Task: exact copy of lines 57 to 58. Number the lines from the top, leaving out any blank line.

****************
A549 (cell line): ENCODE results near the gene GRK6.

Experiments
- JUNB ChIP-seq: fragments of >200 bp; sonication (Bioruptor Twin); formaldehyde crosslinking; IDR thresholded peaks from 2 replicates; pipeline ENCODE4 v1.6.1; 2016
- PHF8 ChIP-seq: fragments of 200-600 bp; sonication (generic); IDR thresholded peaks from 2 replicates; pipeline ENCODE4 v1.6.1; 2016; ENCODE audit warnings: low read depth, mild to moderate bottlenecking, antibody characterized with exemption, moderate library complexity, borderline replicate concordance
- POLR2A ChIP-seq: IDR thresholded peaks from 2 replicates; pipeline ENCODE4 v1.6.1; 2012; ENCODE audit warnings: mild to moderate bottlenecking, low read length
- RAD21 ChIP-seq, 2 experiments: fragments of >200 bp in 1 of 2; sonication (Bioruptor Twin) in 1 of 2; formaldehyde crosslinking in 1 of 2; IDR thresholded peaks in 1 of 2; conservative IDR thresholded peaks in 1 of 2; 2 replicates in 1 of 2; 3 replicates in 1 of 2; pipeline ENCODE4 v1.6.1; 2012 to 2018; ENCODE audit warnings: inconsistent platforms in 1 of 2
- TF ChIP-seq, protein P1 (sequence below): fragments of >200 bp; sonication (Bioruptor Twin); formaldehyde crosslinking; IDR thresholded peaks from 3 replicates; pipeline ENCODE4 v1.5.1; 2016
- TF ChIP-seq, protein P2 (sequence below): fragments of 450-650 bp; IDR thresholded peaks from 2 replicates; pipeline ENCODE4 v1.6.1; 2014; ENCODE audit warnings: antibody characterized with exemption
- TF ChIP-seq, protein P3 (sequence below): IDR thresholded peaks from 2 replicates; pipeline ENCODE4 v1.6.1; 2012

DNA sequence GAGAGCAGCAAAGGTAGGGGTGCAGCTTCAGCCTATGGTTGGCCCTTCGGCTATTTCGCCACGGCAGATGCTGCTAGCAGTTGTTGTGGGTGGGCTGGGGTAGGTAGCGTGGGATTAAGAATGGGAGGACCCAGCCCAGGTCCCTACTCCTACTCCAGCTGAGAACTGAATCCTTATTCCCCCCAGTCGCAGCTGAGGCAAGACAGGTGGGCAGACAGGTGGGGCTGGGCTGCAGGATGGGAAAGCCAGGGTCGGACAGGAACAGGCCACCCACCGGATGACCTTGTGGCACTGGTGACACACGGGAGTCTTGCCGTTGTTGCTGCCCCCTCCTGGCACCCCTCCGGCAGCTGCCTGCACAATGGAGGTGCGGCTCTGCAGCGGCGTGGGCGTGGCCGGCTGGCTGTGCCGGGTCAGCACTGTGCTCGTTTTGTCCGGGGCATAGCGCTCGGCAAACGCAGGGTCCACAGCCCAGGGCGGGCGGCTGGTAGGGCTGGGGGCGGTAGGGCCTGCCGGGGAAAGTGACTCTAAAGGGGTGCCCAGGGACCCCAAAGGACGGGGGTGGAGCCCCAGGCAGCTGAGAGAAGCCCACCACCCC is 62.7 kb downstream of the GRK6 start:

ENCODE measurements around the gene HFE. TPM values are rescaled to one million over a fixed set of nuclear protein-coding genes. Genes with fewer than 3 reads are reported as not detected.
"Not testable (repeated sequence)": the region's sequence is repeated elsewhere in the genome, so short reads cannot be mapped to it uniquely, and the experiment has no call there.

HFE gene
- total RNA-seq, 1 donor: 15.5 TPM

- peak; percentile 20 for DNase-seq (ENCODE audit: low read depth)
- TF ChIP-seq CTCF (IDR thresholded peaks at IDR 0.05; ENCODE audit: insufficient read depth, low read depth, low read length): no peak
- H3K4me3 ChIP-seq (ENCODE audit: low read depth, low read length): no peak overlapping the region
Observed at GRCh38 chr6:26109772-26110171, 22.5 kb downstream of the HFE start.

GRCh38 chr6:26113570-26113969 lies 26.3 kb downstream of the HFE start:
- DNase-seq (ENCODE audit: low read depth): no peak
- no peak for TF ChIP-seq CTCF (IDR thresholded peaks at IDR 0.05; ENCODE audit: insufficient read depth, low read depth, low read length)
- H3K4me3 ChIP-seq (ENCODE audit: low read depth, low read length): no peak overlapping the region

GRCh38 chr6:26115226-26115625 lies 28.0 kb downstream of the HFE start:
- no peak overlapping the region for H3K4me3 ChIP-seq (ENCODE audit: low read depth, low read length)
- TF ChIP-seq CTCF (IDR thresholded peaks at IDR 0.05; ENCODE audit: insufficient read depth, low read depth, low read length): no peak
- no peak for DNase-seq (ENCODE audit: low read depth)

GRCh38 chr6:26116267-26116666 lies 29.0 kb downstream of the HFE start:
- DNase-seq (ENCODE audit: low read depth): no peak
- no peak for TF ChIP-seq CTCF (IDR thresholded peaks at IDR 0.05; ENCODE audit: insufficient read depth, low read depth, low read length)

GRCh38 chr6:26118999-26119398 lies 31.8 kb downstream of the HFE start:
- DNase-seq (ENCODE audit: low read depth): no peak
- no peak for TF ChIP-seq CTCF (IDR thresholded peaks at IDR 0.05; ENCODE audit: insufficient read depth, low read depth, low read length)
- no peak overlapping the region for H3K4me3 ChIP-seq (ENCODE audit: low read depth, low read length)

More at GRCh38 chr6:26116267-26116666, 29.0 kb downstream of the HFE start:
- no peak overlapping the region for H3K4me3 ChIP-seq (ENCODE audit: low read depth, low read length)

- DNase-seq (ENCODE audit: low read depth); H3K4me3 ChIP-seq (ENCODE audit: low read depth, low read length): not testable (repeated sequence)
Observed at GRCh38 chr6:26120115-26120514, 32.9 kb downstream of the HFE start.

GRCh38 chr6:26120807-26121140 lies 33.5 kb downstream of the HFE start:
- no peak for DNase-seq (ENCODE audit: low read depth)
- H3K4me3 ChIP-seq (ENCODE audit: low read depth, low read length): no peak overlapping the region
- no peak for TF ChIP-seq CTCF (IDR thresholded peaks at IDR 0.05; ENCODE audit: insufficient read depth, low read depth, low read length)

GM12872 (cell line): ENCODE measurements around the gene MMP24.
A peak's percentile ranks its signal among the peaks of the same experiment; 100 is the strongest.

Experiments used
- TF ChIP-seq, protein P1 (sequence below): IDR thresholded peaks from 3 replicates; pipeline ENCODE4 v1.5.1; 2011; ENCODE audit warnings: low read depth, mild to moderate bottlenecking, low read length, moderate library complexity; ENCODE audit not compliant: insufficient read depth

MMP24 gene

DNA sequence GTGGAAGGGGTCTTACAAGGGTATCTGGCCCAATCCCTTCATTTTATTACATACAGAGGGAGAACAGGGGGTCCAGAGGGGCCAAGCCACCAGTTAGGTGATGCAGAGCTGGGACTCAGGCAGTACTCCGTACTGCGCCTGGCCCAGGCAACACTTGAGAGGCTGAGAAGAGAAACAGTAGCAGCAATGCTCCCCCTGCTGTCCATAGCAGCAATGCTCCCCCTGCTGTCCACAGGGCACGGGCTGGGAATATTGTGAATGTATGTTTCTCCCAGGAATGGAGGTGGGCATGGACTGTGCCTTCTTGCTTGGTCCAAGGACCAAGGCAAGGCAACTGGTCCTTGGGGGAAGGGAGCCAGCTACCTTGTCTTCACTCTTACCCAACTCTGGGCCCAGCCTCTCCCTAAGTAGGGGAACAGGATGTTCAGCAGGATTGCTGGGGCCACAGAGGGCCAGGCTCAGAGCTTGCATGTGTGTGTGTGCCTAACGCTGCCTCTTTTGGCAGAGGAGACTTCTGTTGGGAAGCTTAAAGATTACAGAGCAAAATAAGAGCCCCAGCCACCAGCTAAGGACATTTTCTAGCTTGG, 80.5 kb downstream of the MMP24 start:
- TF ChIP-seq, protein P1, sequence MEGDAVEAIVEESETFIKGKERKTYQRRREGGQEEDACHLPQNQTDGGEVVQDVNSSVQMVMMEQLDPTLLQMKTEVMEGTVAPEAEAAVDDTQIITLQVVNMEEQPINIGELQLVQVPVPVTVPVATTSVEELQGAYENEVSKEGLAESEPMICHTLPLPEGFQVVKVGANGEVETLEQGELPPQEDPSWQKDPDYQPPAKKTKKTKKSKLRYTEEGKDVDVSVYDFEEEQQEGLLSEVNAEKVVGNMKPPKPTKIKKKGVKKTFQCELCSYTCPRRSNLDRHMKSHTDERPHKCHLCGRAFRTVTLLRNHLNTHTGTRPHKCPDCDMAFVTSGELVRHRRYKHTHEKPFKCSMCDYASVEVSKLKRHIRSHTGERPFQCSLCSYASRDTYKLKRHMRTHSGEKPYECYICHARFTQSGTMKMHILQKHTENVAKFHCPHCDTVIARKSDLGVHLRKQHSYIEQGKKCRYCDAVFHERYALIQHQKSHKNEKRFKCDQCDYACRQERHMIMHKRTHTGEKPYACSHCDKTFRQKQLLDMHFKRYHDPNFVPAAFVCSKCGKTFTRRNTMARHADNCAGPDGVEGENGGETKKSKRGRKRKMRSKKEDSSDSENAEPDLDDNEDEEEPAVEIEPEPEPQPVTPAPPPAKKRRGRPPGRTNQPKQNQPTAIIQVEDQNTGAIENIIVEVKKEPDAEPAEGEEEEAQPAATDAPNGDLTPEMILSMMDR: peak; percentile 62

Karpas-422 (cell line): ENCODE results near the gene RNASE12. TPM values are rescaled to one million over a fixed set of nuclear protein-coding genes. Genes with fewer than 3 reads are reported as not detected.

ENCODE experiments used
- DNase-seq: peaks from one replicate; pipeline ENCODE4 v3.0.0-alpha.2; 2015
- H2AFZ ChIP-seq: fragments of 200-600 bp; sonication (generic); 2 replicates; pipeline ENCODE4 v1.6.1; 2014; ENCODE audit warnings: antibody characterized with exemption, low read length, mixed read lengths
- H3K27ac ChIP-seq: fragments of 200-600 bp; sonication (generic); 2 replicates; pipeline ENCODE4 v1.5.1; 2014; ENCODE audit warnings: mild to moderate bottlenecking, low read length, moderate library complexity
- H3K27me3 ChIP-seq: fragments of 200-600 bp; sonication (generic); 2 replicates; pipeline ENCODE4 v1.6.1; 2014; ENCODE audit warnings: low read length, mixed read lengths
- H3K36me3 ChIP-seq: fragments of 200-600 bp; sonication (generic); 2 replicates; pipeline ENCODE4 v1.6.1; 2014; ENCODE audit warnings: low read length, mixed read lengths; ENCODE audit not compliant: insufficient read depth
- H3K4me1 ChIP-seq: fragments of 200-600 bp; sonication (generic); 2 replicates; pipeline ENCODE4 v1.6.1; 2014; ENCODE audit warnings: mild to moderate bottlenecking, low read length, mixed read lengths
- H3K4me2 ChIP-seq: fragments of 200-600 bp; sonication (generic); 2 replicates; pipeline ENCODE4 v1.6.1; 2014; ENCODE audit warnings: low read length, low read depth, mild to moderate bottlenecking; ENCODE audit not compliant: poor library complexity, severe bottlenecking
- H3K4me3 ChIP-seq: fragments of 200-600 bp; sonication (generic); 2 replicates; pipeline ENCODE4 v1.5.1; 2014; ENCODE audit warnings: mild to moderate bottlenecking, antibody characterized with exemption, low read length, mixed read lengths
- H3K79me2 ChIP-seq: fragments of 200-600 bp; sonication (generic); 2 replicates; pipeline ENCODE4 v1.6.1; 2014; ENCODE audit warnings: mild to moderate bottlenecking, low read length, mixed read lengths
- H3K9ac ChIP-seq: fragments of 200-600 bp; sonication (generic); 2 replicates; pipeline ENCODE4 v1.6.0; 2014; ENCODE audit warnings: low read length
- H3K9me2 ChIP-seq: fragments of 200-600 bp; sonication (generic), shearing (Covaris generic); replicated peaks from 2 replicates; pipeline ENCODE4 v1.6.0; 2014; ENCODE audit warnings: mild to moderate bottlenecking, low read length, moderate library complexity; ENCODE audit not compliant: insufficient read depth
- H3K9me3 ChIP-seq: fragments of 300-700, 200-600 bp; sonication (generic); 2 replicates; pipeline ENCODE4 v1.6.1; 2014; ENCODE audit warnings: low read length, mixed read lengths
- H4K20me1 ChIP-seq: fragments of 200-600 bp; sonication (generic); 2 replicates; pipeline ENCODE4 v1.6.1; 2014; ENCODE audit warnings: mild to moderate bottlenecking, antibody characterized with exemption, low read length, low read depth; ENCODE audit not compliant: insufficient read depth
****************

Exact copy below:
- H3K4me2 ChIP-seq: fragments of 200-600 bp; sonication (generic); 2 replicates; pipeline ENCODE4 v1.6.1; 2014; ENCODE audit warnings: low read length, low read depth, mild to moderate bottlenecking; ENCODE audit not compliant: poor library complexity, severe bottlenecking
- H3K4me3 ChIP-seq: fragments of 200-600 bp; sonication (generic); 2 replicates; pipeline ENCODE4 v1.5.1; 2014; ENCODE audit warnings: mild to moderate bottlenecking, antibody characterized with exemption, low read length, mixed read lengths